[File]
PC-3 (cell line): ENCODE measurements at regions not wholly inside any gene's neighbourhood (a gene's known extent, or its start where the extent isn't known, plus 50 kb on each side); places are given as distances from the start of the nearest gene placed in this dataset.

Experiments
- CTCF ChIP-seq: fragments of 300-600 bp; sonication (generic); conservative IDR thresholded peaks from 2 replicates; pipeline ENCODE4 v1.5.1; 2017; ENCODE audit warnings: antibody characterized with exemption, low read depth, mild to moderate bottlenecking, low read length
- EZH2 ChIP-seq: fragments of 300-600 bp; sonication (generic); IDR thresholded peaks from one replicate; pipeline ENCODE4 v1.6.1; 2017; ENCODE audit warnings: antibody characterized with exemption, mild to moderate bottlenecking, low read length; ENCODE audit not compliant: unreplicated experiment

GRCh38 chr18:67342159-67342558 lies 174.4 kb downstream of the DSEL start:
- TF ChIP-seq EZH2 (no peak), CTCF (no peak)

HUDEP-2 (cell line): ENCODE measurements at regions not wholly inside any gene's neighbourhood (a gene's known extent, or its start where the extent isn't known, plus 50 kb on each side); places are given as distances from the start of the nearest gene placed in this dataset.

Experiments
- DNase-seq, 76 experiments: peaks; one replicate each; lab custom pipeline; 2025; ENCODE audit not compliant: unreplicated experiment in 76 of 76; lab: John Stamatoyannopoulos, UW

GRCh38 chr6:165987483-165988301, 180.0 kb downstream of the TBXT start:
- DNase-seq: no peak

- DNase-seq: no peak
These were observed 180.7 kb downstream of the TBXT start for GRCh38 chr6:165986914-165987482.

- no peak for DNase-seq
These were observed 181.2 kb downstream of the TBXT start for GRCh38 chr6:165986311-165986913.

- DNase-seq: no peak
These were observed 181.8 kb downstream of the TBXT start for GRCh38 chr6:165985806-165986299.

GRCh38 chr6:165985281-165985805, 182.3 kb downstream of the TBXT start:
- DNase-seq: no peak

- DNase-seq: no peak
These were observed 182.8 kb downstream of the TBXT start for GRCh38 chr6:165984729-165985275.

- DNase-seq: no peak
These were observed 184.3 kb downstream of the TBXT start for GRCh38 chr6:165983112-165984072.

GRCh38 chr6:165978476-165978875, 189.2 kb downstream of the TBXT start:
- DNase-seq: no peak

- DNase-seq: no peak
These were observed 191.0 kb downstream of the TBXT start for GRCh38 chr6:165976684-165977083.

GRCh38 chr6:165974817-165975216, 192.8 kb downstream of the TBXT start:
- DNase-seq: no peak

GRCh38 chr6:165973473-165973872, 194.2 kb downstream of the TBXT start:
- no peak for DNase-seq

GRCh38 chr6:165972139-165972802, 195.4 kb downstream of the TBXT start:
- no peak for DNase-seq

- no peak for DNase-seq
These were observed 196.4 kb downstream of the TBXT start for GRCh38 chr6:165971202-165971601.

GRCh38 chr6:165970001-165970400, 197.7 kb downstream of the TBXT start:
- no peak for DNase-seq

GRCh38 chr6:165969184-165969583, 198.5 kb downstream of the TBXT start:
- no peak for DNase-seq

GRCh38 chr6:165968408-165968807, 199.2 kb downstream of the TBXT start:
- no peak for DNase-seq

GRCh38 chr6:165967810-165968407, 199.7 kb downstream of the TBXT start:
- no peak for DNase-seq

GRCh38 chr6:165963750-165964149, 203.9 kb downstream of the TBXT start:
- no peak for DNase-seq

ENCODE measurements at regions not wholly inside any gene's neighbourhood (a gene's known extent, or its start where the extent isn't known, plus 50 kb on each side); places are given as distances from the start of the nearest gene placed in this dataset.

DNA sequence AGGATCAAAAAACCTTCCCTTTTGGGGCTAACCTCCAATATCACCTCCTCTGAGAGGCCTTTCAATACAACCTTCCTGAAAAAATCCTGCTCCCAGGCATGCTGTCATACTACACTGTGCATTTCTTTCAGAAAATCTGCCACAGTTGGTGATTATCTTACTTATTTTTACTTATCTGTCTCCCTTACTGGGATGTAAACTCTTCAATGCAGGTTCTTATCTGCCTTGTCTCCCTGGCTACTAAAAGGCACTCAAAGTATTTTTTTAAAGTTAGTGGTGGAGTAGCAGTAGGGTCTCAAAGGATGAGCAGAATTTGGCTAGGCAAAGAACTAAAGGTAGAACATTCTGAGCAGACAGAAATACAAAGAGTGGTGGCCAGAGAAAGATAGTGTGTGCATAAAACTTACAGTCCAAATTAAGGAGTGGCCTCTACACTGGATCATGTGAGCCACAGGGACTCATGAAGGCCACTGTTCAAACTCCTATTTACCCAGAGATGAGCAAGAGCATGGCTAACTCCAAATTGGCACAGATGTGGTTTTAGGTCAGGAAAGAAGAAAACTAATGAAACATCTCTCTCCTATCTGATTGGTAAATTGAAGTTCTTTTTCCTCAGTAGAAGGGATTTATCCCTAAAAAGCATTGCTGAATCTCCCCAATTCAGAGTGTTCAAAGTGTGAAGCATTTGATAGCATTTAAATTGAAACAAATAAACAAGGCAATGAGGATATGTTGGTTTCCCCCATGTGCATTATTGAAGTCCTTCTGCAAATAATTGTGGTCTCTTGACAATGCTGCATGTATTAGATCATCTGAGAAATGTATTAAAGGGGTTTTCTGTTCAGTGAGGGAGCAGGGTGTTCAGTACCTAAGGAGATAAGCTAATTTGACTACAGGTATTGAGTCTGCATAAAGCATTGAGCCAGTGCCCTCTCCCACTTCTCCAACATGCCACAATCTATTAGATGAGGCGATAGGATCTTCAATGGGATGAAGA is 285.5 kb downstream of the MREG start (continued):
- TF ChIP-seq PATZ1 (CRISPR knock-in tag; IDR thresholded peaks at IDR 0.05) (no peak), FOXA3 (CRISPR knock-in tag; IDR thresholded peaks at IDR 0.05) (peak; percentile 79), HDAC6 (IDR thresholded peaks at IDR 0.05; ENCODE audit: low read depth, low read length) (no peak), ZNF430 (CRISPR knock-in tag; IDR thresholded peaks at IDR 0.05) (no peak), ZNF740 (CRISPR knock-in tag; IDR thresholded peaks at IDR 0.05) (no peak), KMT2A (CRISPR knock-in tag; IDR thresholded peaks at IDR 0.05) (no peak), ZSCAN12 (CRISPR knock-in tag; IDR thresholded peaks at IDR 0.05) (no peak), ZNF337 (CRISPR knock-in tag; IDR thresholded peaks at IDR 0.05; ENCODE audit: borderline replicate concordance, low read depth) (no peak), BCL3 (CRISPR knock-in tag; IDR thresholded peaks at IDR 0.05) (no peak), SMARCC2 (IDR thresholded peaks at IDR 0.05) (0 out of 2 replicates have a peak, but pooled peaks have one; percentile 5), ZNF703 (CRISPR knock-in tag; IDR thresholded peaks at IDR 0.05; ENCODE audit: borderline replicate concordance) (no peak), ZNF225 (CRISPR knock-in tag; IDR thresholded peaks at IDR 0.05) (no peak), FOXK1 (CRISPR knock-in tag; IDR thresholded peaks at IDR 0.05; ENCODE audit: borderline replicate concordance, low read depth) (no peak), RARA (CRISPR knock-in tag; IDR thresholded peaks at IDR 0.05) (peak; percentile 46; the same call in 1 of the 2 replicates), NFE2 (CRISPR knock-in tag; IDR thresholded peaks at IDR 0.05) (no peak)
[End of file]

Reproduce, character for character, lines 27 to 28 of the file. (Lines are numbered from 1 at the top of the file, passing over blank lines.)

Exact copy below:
These were observed 191.0 kb downstream of the TBXT start for GRCh38 chr6:165976684-165977083.

GRCh38 chr6:165974817-165975216, 192.8 kb downstream of the TBXT start: